Performative Force, Convention, and Discursive Injustice

Hypatia 29 (2):440-457 (2014)
Abstract
I explore how gender can shape the pragmatics of speech. In some circumstances, when a woman deploys standard discursive conventions in order to produce a speech act with a specific performative force, her utterance can turn out, in virtue of its uptake, to have a quite different force—a less empowering force—than it would have if performed by a man. When members of a disadvantaged group face a systematic inability to produce a specific kind of speech act that they are entitled to perform—and in particular when their attempts result in their actually producing a different kind of speech act that further compromises their social position and agency—then they are victims of what I call discursive injustice. I examine three examples of discursive injustice. I contrast my account with Langton and Hornsby's account of illocutionary silencing. I argue that lack of complete control over the performative force of our speech acts is universal, and not a special marker of social disadvantage. However, women and other relatively disempowered speakers are sometimes subject to a distinctive distortion of the path from speaking to uptake, which undercuts their social agency in ways that track and enhance existing social disadvantages
Keywords No keywords specified (fix it)
Categories (categorize this paper)
Options
 Save to my reading list
Follow the author(s)
My bibliography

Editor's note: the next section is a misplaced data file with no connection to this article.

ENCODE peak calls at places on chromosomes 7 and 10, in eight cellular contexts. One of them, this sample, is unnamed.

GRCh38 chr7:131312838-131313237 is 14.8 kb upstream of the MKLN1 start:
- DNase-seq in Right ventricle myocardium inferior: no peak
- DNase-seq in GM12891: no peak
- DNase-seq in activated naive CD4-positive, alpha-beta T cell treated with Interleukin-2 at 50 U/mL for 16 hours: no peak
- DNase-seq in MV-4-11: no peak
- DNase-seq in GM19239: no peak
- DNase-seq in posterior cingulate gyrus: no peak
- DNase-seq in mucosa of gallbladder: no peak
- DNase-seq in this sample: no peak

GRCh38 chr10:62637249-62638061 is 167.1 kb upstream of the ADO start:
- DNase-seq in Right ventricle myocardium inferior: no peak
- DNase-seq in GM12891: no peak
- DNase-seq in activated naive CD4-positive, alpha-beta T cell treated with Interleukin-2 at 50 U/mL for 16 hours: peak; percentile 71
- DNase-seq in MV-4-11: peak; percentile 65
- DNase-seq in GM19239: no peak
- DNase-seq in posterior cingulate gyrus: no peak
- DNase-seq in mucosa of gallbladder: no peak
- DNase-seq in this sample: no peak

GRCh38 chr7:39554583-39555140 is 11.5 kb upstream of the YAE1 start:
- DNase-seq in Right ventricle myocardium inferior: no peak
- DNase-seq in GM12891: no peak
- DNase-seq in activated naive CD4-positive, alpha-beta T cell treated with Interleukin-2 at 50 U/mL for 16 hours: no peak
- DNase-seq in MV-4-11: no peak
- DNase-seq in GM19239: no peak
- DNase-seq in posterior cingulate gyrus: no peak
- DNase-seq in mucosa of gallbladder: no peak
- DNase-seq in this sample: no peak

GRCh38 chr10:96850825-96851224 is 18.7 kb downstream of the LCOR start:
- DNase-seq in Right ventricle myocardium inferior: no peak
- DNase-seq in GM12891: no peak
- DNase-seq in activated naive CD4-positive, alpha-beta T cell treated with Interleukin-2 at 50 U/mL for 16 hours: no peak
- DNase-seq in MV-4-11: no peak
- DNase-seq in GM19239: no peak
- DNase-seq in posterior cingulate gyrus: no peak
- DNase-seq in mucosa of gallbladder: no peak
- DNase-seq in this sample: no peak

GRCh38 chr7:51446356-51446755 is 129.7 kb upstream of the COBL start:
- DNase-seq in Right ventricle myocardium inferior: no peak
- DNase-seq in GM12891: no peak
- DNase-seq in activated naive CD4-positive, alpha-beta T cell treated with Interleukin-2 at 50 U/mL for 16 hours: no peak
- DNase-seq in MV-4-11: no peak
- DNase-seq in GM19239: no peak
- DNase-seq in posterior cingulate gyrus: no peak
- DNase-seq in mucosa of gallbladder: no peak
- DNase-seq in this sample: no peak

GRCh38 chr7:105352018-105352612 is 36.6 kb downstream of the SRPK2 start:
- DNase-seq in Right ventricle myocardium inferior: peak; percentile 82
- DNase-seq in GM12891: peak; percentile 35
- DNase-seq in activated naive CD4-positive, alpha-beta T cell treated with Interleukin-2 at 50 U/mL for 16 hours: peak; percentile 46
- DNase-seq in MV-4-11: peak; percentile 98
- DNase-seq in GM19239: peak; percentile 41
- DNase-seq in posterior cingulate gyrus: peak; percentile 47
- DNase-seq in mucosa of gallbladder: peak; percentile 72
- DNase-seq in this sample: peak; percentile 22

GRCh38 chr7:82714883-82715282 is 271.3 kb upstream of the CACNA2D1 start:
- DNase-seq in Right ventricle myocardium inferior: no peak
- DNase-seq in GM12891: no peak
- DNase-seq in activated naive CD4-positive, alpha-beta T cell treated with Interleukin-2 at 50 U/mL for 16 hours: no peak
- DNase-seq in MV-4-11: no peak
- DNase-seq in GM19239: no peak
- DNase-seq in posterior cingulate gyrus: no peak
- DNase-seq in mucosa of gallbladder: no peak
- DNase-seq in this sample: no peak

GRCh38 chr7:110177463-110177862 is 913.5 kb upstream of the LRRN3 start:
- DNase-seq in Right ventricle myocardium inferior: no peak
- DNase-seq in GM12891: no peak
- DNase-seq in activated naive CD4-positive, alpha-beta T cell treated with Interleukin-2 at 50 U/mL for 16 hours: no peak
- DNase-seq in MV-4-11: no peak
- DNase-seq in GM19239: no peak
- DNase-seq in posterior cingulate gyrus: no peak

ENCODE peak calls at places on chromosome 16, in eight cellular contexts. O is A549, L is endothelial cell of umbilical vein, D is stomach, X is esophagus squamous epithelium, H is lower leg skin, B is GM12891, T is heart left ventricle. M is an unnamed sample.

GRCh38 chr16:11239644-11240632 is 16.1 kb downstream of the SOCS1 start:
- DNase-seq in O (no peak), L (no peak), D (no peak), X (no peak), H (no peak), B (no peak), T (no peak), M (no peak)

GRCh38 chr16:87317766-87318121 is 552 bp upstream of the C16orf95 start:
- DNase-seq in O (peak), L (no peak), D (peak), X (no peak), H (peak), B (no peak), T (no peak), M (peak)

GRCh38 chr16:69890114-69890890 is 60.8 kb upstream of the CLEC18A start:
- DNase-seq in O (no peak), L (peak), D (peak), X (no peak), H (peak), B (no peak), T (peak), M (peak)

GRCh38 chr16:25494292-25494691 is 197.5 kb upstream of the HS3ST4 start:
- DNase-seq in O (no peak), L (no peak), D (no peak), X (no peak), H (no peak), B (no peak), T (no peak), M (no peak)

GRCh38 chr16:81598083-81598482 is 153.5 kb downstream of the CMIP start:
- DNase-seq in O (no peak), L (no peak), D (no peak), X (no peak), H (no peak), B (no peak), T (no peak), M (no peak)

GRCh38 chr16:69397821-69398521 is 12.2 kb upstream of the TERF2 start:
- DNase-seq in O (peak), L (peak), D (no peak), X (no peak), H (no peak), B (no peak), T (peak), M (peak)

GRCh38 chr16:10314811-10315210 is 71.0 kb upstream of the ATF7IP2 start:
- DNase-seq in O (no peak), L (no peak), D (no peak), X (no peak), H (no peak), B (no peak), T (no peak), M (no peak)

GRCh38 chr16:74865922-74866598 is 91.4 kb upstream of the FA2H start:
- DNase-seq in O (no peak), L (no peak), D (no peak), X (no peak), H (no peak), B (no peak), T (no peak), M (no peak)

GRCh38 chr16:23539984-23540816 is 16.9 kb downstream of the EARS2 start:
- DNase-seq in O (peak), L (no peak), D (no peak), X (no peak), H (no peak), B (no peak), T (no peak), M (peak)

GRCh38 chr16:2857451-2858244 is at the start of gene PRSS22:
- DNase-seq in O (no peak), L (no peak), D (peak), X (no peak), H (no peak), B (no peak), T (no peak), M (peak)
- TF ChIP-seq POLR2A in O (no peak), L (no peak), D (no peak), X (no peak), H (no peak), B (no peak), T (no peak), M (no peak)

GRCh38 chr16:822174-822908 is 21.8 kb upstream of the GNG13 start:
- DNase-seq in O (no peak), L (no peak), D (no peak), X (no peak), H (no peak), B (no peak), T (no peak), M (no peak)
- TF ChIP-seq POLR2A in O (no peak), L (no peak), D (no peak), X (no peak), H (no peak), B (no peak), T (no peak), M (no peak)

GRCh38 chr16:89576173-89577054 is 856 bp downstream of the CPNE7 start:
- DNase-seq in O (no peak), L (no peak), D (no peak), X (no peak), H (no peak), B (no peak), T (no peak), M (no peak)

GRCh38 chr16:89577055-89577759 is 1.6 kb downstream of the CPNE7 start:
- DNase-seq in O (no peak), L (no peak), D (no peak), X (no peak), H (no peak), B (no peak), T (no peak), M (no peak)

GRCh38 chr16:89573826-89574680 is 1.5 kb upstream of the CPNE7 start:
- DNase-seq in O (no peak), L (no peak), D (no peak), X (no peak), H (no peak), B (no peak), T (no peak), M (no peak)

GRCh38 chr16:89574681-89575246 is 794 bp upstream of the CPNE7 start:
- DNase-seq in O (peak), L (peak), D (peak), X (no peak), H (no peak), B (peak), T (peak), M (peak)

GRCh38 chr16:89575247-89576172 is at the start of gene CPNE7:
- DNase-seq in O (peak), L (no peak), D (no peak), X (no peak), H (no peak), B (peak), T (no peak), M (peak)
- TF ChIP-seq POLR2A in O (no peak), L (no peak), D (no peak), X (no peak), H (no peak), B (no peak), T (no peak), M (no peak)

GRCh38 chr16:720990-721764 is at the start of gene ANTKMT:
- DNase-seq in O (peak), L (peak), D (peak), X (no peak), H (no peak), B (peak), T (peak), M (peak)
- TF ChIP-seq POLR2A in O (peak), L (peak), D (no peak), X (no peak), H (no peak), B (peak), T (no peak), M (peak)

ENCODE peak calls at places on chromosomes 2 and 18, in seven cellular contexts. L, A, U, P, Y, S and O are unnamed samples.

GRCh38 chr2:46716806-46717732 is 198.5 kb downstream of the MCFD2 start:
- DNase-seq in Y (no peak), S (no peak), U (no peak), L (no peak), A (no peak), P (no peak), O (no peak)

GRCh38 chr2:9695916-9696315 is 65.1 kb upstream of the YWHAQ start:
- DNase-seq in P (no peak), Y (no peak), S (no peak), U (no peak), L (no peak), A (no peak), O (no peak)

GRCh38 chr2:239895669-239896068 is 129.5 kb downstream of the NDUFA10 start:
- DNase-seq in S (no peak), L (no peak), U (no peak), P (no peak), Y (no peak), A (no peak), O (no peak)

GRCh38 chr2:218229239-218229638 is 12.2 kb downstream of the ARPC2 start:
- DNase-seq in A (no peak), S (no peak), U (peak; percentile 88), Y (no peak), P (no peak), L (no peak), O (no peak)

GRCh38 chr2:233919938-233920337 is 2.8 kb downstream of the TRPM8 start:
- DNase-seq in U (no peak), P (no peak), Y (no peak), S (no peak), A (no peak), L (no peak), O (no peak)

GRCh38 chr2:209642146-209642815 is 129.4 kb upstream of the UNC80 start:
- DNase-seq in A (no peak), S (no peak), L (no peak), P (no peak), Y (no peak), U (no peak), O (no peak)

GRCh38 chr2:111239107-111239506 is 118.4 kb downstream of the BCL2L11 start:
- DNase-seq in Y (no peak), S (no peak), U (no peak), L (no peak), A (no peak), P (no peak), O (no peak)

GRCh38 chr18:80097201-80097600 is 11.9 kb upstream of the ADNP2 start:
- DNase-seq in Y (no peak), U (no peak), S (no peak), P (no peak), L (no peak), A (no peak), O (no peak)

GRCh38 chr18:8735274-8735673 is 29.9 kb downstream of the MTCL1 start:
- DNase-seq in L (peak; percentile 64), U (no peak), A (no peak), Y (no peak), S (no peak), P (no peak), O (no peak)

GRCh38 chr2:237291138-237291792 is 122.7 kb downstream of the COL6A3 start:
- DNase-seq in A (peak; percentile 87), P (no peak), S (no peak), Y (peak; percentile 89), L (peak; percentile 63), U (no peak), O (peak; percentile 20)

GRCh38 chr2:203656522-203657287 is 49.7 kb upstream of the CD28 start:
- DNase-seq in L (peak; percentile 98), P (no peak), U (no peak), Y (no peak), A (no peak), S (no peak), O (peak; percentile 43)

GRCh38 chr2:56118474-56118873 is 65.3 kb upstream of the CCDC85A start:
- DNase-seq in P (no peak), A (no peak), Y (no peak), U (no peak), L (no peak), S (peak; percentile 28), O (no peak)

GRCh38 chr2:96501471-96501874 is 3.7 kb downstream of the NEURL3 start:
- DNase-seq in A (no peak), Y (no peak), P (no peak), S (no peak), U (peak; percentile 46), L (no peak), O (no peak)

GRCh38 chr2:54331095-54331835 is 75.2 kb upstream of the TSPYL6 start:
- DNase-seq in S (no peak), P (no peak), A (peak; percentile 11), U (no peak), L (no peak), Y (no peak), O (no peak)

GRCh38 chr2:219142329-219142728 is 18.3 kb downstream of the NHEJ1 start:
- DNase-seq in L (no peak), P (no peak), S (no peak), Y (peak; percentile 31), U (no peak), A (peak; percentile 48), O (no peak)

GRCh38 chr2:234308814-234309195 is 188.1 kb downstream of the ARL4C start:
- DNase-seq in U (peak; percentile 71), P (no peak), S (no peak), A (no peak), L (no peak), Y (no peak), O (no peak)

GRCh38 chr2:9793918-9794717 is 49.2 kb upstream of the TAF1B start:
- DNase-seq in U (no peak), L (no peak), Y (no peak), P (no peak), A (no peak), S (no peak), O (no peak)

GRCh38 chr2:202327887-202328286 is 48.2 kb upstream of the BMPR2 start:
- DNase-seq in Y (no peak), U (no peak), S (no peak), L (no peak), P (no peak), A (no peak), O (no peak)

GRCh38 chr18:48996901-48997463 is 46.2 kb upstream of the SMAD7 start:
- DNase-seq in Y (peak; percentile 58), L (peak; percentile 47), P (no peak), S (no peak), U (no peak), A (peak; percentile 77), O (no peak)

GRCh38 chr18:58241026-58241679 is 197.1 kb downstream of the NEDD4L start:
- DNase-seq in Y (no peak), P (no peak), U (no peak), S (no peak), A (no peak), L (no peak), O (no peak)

Export citation
Find it on Scholar
Edit this record
Mark as duplicate
Revision history Request removal from index
 
Download options
PhilPapers Archive


Upload a copy of this paper     Check publisher's policy on self-archival     Papers currently archived: 10,561
External links
Setup an account with your affiliations in order to access resources via your University's proxy server
Configure custom proxy (use this if your affiliation does not provide a proxy)
Through your library
References found in this work BETA
Jacques Derrida (1995). On the Name. Stanford University Press.

View all 7 references

Citations of this work BETA
Similar books and articles
Mari Mikkola (2011). Illocution, Silencing and the Act of Refusal. Pacific Philosophical Quarterly 92 (3):415-437.
Stefanov Gheorghe (2010). Negative Acts. Analele Universitatii Bucuresti - Filosofie (LIX):3-9.
Nicole Wyatt (2009). Failing to Do Things with Words. Southwest Philosophy Review 25 (1):135-142.
Jan Marta (1996). A Linguistic Model of Informed Consent. Journal of Medicine and Philosophy 21 (1):41-60.
Analytics

Monthly downloads

Added to index

2012-09-18

Total downloads

25 ( #67,520 of 1,098,129 )

Recent downloads (6 months)

5 ( #56,973 of 1,098,129 )

How can I increase my downloads?

My notes
Sign in to use this feature


Discussion
Start a new thread
Order:
There  are no threads in this forum
Nothing in this forum yet.